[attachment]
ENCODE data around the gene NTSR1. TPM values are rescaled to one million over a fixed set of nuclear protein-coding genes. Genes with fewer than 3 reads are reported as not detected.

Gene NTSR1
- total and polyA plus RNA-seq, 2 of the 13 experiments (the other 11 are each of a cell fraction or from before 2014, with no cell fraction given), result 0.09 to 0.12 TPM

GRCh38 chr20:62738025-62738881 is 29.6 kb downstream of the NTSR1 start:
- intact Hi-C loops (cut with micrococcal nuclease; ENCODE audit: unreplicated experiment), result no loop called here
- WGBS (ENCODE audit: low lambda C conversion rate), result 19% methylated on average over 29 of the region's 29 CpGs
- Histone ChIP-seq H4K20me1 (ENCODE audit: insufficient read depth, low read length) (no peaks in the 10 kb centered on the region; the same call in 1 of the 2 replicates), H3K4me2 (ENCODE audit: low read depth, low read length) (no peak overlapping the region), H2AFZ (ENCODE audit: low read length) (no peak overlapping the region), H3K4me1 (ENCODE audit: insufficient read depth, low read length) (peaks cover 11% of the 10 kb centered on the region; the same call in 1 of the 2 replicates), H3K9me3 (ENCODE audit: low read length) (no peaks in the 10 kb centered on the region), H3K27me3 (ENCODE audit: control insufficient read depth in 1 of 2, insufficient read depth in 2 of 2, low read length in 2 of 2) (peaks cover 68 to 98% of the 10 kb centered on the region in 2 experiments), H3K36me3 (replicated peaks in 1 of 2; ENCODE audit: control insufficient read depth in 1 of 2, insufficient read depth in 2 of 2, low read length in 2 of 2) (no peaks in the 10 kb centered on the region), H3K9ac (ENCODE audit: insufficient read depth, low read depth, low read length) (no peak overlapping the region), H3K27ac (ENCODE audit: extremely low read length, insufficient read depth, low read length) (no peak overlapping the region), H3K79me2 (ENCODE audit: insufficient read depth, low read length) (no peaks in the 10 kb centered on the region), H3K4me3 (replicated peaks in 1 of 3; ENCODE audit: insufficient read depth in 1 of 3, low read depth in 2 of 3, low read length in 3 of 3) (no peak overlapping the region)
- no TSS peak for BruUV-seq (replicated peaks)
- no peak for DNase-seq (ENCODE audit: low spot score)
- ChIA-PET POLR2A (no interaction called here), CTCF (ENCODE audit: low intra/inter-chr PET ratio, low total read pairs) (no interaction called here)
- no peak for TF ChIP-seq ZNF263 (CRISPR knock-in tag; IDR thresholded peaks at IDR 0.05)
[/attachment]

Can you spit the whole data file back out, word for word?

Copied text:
ENCODE data around the gene NTSR1. TPM values are rescaled to one million over a fixed set of nuclear protein-coding genes. Genes with fewer than 3 reads are reported as not detected.

Gene NTSR1
- total and polyA plus RNA-seq, 2 of the 13 experiments (the other 11 are each of a cell fraction or from before 2014, with no cell fraction given), result 0.09 to 0.12 TPM

GRCh38 chr20:62738025-62738881 is 29.6 kb downstream of the NTSR1 start:
- intact Hi-C loops (cut with micrococcal nuclease; ENCODE audit: unreplicated experiment), result no loop called here
- WGBS (ENCODE audit: low lambda C conversion rate), result 19% methylated on average over 29 of the region's 29 CpGs
- Histone ChIP-seq H4K20me1 (ENCODE audit: insufficient read depth, low read length) (no peaks in the 10 kb centered on the region; the same call in 1 of the 2 replicates), H3K4me2 (ENCODE audit: low read depth, low read length) (no peak overlapping the region), H2AFZ (ENCODE audit: low read length) (no peak overlapping the region), H3K4me1 (ENCODE audit: insufficient read depth, low read length) (peaks cover 11% of the 10 kb centered on the region; the same call in 1 of the 2 replicates), H3K9me3 (ENCODE audit: low read length) (no peaks in the 10 kb centered on the region), H3K27me3 (ENCODE audit: control insufficient read depth in 1 of 2, insufficient read depth in 2 of 2, low read length in 2 of 2) (peaks cover 68 to 98% of the 10 kb centered on the region in 2 experiments), H3K36me3 (replicated peaks in 1 of 2; ENCODE audit: control insufficient read depth in 1 of 2, insufficient read depth in 2 of 2, low read length in 2 of 2) (no peaks in the 10 kb centered on the region), H3K9ac (ENCODE audit: insufficient read depth, low read depth, low read length) (no peak overlapping the region), H3K27ac (ENCODE audit: extremely low read length, insufficient read depth, low read length) (no peak overlapping the region), H3K79me2 (ENCODE audit: insufficient read depth, low read length) (no peaks in the 10 kb centered on the region), H3K4me3 (replicated peaks in 1 of 3; ENCODE audit: insufficient read depth in 1 of 3, low read depth in 2 of 3, low read length in 3 of 3) (no peak overlapping the region)
- no TSS peak for BruUV-seq (replicated peaks)
- no peak for DNase-seq (ENCODE audit: low spot score)
- ChIA-PET POLR2A (no interaction called here), CTCF (ENCODE audit: low intra/inter-chr PET ratio, low total read pairs) (no interaction called here)
- no peak for TF ChIP-seq ZNF263 (CRISPR knock-in tag; IDR thresholded peaks at IDR 0.05)